28 February 2021
Avoid these data archiving pitfalls
The ability to manage and access historical information for the purposes of compliance is as important as ever. At the same time however, data volumes are growing, and there’s a desire to capture even more data, and extract maximum value from it.
One of the biggest archiving challenges involves staying on top of your obligations, without ‘drowning in data’, thereby jeopardising your transformation ambitions.
The new iTrent Managed Data Service can equip you with precisely the tools and support you need for executing an effective data archiving strategy. To illustrate the potential value of this, here’s how a best-practice approach can help you avoid today’s common data archiving pitfalls.
1. Failing to match data archiving practices with compliance obligations
To be fit for purpose, your data archiving should let you track, isolate and access data that is no longer operationally active, right at the point of need.
What data will we potentially need to retrieve? The answer to this tends to evolve as your regulatory and compliance obligations shift. As just one recent example, the new insurance contracts standard (IFRS 17) brings with it multiple implications for the storage of historical data: not least, it is more important than ever for historical interest rate information and cash flow projections to be readily available and auditable.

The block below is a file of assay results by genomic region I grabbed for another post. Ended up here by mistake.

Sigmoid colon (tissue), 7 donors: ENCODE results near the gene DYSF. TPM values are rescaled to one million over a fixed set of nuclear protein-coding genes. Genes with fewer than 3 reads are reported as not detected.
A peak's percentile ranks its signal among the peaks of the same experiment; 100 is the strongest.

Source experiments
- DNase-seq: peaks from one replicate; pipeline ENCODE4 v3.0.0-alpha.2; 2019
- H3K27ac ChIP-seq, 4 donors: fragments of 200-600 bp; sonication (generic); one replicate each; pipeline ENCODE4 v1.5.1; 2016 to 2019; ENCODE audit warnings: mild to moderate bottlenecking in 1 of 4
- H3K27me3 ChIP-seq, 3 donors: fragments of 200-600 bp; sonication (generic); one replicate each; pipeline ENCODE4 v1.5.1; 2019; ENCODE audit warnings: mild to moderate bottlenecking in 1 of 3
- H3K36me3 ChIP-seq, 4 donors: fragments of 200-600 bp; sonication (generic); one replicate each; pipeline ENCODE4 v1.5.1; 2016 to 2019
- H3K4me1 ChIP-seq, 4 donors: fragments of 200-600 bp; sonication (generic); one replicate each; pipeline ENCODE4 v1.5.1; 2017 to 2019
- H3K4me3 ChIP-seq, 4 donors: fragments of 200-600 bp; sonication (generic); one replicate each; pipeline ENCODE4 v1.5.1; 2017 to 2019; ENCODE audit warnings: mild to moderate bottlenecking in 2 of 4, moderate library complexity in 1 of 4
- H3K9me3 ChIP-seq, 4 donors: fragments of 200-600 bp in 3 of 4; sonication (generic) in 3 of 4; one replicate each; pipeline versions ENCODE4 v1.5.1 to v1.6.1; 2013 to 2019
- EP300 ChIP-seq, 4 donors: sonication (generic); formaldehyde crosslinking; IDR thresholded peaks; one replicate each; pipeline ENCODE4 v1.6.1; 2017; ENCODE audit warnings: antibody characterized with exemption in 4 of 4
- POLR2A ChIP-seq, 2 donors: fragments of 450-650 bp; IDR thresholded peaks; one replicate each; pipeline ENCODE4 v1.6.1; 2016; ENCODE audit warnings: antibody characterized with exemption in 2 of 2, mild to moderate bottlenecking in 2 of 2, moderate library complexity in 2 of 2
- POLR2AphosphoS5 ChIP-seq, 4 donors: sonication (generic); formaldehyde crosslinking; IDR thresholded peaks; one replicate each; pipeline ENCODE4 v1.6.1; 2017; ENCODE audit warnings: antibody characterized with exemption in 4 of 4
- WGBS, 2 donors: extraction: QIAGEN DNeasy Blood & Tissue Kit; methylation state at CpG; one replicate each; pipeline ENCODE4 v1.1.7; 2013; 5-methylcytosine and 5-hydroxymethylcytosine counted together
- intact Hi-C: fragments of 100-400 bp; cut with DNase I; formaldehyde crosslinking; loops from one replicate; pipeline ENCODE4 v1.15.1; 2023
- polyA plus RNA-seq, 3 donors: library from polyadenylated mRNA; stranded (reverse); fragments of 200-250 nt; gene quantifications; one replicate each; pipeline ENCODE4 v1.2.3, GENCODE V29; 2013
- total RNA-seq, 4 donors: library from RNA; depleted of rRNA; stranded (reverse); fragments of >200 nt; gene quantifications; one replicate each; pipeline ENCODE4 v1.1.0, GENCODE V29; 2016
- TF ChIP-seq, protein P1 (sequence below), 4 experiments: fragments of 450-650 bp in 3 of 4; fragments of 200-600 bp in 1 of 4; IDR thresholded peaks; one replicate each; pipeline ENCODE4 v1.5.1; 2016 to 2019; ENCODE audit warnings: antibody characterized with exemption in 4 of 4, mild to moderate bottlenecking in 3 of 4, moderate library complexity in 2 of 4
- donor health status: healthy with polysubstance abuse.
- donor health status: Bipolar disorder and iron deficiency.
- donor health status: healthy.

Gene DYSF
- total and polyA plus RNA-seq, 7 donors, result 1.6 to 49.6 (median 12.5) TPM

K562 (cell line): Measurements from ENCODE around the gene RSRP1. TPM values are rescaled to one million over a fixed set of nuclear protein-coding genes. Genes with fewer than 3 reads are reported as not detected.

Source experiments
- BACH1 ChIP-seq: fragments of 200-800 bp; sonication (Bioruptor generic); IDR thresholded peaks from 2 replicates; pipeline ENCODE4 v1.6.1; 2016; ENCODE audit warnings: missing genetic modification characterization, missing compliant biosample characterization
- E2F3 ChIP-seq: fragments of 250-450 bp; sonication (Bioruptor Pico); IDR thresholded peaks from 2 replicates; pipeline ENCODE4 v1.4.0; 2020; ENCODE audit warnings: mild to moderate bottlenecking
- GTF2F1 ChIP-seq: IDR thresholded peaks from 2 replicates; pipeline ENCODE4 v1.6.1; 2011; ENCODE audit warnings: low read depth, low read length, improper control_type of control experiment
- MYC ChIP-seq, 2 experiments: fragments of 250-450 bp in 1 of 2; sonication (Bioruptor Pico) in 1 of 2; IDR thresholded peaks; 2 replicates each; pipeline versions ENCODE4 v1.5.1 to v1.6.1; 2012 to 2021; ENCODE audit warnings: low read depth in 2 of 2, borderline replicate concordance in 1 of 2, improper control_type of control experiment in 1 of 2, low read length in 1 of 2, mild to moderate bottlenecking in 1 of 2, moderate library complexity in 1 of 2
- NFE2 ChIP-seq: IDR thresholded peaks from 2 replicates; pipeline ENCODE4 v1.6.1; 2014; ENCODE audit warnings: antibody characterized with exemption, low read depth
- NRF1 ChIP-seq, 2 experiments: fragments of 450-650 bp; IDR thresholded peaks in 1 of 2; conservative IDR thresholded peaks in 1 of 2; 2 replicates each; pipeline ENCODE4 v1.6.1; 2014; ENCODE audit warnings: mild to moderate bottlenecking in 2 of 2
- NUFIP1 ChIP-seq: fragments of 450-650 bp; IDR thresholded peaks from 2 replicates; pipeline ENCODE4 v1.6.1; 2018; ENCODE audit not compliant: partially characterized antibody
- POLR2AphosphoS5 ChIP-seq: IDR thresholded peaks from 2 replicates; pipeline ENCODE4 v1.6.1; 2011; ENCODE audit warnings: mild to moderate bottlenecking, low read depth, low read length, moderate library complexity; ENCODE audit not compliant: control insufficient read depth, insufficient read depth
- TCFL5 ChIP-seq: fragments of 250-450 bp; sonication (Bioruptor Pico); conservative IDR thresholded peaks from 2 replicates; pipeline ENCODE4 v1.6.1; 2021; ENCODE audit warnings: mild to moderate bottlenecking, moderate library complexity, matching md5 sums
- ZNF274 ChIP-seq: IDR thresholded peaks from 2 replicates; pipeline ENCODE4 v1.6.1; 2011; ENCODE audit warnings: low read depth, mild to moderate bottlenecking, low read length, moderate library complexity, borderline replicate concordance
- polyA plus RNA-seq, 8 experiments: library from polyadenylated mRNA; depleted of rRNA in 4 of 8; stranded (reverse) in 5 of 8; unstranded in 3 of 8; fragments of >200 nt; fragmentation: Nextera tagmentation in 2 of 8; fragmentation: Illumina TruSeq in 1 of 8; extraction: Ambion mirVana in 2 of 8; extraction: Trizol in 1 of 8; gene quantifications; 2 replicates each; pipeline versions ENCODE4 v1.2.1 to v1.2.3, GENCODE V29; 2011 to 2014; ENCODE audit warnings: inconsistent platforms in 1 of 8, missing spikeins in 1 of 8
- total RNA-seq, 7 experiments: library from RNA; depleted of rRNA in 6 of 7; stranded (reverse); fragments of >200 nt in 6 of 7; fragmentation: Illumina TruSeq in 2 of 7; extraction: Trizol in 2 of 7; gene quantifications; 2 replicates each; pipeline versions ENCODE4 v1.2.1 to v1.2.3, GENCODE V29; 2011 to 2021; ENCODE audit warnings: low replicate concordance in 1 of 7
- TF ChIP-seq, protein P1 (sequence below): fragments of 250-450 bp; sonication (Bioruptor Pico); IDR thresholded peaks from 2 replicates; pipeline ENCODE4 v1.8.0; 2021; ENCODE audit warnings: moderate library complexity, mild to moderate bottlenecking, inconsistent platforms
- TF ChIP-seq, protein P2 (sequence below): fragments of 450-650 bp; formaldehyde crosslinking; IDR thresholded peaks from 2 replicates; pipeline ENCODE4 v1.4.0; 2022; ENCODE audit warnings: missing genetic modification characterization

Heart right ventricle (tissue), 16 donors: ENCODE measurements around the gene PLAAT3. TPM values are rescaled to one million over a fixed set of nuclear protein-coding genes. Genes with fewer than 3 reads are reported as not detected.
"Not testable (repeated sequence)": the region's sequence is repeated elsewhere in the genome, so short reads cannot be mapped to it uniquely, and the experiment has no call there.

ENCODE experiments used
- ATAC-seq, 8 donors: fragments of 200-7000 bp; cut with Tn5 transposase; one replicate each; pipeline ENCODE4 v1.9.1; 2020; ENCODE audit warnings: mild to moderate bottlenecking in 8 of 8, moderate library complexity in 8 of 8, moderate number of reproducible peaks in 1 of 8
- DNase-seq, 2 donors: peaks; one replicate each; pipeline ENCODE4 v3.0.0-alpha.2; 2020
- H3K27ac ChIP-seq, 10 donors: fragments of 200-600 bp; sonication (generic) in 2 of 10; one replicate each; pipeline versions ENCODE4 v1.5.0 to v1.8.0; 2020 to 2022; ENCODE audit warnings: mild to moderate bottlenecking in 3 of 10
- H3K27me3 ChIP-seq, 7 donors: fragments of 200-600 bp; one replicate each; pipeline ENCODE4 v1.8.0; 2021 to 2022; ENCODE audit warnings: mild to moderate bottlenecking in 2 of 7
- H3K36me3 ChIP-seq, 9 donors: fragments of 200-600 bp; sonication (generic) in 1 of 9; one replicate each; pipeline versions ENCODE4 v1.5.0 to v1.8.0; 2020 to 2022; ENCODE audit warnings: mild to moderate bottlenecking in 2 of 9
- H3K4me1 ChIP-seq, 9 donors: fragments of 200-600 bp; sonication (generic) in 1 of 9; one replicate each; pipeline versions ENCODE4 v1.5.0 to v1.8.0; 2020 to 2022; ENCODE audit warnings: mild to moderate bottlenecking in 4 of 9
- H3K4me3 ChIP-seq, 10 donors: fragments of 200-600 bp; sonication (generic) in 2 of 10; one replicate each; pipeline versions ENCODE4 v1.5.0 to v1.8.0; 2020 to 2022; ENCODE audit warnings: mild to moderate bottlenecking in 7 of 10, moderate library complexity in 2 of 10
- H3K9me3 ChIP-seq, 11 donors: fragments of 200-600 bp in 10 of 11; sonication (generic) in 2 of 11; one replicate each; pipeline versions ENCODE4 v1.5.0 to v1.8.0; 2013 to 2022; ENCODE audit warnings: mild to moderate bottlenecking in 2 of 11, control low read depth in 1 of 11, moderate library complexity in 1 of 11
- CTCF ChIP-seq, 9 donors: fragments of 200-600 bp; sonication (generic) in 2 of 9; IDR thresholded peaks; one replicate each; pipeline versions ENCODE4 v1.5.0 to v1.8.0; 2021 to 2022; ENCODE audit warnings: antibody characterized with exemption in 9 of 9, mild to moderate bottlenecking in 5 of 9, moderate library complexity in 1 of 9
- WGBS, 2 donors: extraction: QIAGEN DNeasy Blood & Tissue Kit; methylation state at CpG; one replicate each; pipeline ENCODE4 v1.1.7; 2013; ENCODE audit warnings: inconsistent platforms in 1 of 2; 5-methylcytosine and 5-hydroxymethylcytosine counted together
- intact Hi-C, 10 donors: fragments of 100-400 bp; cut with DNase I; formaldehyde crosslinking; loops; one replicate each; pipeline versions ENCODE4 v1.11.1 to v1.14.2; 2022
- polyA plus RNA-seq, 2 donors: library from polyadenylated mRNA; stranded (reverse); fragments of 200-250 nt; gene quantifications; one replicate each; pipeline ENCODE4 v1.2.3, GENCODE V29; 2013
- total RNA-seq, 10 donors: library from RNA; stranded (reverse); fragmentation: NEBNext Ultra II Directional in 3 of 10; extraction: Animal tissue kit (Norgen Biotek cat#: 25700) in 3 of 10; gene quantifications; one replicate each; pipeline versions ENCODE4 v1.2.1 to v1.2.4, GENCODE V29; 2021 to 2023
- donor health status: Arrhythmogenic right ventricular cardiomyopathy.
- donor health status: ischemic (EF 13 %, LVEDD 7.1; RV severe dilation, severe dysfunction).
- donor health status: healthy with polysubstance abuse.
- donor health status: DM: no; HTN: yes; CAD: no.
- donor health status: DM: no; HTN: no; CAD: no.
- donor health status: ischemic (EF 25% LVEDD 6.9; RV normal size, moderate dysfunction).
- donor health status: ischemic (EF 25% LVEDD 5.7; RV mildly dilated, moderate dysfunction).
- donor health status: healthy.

GDPR presents further challenges. For example, if a disorganised archive system may mean you are unable to confirm to an individual precisely what data you hold on them, you could be sleepwalking into a penalty. The same applies if antiquated archiving means you are holding onto personal data for longer than is necessary.
The danger is that your compliance requirements change, but your data management strategy fails to keep pace. The strategy should be reviewed in the context of any new requirements by asking the following broad questions:
What information do we need access to in order to meet the new requirements?
In light of this, what data needs to be retained, and how long for?
Who needs to have access to the archived files, and under what circumstances?